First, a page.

Tehran’s dose of reality after sanctions deal



International business executives looking at Iran invariably see plenty of dollar signs, but there is always a caveat or two whenever the discussion turns to how and when to enter the country.
Some point out that while Iran has a large, young and well-educated population, the Revolutionary Guards Corp is deeply entrenched in the economy. Others note that there is a clear need for international investment and expertise in the oil and gas, mining, transport, manufacturing and consumer goods sectors,
to list just a few, but ongoing
US sanctions on financial dealings with Iran make global banks skittish. This is not a one-way street. There are people within the Islamic Republic who are glad it can re-enter the economic mainstream, but also worry about what it might mean for their position in the economy. The concerns, however, appear more concentrated in Western companies.
The message from the top is still clear though.
“There is no limitation in economic engagement as long as mutual interest is served,” Mohammed Nahavandian, chief of staff for President Hassan Rouhani, told an Iran investment conference in London earlier in March. ”Our trade policy is going to be very positive towards foreign investment.”
If the government is to realise its ambitions, some problems will have to be addressed.
One is the fact that Iran is a country with many competing centres of influence and, while the Rouhani administration’s policy might be clear, there can be difficulties when you move further along the chain.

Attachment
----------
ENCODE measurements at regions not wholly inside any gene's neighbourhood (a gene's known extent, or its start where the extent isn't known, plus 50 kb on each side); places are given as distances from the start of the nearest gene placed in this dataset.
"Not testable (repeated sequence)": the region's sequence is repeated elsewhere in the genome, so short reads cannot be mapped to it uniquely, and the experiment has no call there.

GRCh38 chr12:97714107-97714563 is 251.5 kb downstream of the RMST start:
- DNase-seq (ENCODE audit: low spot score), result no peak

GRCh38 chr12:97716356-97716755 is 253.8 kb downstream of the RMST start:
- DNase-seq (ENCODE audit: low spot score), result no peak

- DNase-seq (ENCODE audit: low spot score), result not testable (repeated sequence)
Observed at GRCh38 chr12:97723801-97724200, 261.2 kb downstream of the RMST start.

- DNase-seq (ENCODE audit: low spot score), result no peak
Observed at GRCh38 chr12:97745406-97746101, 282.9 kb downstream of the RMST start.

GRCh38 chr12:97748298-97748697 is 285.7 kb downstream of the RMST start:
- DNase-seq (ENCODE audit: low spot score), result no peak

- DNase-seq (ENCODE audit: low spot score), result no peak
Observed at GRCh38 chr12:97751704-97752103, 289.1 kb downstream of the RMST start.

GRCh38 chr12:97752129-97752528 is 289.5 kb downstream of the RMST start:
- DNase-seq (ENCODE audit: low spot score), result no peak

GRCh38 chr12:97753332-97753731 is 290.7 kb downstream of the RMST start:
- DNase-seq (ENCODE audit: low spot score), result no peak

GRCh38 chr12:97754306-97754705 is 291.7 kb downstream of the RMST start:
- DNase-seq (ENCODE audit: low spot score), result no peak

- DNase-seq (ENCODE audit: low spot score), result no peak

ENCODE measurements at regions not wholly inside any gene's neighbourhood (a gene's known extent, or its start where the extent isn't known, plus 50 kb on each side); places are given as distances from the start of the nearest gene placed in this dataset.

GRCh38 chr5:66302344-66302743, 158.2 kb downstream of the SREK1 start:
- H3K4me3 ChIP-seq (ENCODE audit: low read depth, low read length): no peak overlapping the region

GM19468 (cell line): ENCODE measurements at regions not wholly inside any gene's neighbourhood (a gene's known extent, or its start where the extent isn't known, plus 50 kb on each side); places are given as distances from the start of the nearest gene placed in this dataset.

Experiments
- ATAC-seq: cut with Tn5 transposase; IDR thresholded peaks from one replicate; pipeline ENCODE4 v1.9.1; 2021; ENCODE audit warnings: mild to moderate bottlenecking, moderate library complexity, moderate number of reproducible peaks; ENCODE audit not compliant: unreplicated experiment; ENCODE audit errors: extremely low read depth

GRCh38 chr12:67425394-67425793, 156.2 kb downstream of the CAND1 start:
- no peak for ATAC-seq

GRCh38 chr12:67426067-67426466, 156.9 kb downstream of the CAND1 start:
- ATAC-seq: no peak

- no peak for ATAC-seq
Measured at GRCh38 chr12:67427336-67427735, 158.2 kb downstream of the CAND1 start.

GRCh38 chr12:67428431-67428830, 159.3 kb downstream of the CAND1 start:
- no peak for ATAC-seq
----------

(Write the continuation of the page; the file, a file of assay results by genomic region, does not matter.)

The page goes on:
“In my experience, the higher up you go in the Iranian government, the more positive the
attitude is towards foreign investment,” says Rouzbeh Pirouz, chairman of Tehran-based investment firm Turquoise Partners.
“The real problems arise not at the very top, where I think a decision has been made quite correctly that the country needs foreign investment to realise its potential. The problem arises more in the lower levels, where vested interests feel threatened.”

An even bigger stumbling block is US sanctions.
The UN, EU and others have dismantled their embargoes, but Washington has retained some, particularly those on the banking sector. Given the huge US fines levied on banks over recent years for busting sanctions on Iran, Sudan, Cuba and elsewhere, most big lenders are nervous of going anywhere near Iran, lest they fall foul of the remaining injunctions.
The UK is among those trying to square the US position with its own desire to engage with Iran, but Tehran seems dissatisfied with the pace and is pushing it
to do more.
Speaking after a meeting with the UK’s Prime Minister David Cameron on 10 March, Nahavandian said: “We need to see the facilitation of banking relations as soon as possible …. Non-US banks should not be limited in any kind of banking transactions with Iranian banks. That has to be delivered and Britain can do a lot on that.”
Alongside this, significant reforms are needed in Tehran too.

Among the most often cited issues is the need to restructure and recapitalise the banks, a task that is high up the to-do list for the Central Bank of Iran.
“The capital adequacy ratio in the Iranian banking system is low. We are going to take all necessary measures to repair that,” says Peyman Ghorbani Aghilabadi, vice-governor for economic affairs at the central bank.
Some elements of the macroeconomic picture are at least moving in the right direction, which makes planning any entry into the Iranian market that little bit easier for international companies. The Rouhani administration has managed to significantly reduce inflation, cut the gap between the official and market exchange rates for the rial, and return the economy to growth.
It now wants to reduce inflation further, unify the exchange rates and achieve GDP growth of 8 per cent a year.

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